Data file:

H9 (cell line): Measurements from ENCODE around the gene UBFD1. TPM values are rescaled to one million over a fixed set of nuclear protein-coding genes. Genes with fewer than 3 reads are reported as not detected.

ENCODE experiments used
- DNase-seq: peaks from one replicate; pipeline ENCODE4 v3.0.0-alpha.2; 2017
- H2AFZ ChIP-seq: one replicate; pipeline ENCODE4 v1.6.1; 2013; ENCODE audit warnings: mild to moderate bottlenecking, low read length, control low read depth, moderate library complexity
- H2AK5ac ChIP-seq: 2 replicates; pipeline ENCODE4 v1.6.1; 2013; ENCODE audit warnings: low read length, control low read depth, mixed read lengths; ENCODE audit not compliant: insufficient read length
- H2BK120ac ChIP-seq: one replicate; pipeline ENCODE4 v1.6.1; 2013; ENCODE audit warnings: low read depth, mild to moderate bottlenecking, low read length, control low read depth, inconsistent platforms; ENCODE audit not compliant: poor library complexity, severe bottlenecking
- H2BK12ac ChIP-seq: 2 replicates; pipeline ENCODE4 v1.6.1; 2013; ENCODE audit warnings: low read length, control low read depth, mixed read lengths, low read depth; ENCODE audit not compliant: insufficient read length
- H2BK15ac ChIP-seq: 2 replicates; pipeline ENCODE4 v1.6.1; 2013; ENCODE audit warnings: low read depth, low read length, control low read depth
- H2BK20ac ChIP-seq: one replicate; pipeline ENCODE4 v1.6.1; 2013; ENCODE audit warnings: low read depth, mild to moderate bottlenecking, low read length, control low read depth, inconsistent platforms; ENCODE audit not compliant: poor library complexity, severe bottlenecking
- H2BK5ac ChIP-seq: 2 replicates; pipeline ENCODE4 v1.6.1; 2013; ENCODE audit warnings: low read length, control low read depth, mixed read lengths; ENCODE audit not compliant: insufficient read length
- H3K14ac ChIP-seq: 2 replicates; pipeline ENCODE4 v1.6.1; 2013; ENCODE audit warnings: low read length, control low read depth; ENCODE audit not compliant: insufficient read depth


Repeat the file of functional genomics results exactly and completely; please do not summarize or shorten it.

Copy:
H9 (cell line): Measurements from ENCODE around the gene UBFD1. TPM values are rescaled to one million over a fixed set of nuclear protein-coding genes. Genes with fewer than 3 reads are reported as not detected.

ENCODE experiments used
- DNase-seq: peaks from one replicate; pipeline ENCODE4 v3.0.0-alpha.2; 2017
- H2AFZ ChIP-seq: one replicate; pipeline ENCODE4 v1.6.1; 2013; ENCODE audit warnings: mild to moderate bottlenecking, low read length, control low read depth, moderate library complexity
- H2AK5ac ChIP-seq: 2 replicates; pipeline ENCODE4 v1.6.1; 2013; ENCODE audit warnings: low read length, control low read depth, mixed read lengths; ENCODE audit not compliant: insufficient read length
- H2BK120ac ChIP-seq: one replicate; pipeline ENCODE4 v1.6.1; 2013; ENCODE audit warnings: low read depth, mild to moderate bottlenecking, low read length, control low read depth, inconsistent platforms; ENCODE audit not compliant: poor library complexity, severe bottlenecking
- H2BK12ac ChIP-seq: 2 replicates; pipeline ENCODE4 v1.6.1; 2013; ENCODE audit warnings: low read length, control low read depth, mixed read lengths, low read depth; ENCODE audit not compliant: insufficient read length
- H2BK15ac ChIP-seq: 2 replicates; pipeline ENCODE4 v1.6.1; 2013; ENCODE audit warnings: low read depth, low read length, control low read depth
- H2BK20ac ChIP-seq: one replicate; pipeline ENCODE4 v1.6.1; 2013; ENCODE audit warnings: low read depth, mild to moderate bottlenecking, low read length, control low read depth, inconsistent platforms; ENCODE audit not compliant: poor library complexity, severe bottlenecking
- H2BK5ac ChIP-seq: 2 replicates; pipeline ENCODE4 v1.6.1; 2013; ENCODE audit warnings: low read length, control low read depth, mixed read lengths; ENCODE audit not compliant: insufficient read length
- H3K14ac ChIP-seq: 2 replicates; pipeline ENCODE4 v1.6.1; 2013; ENCODE audit warnings: low read length, control low read depth; ENCODE audit not compliant: insufficient read depth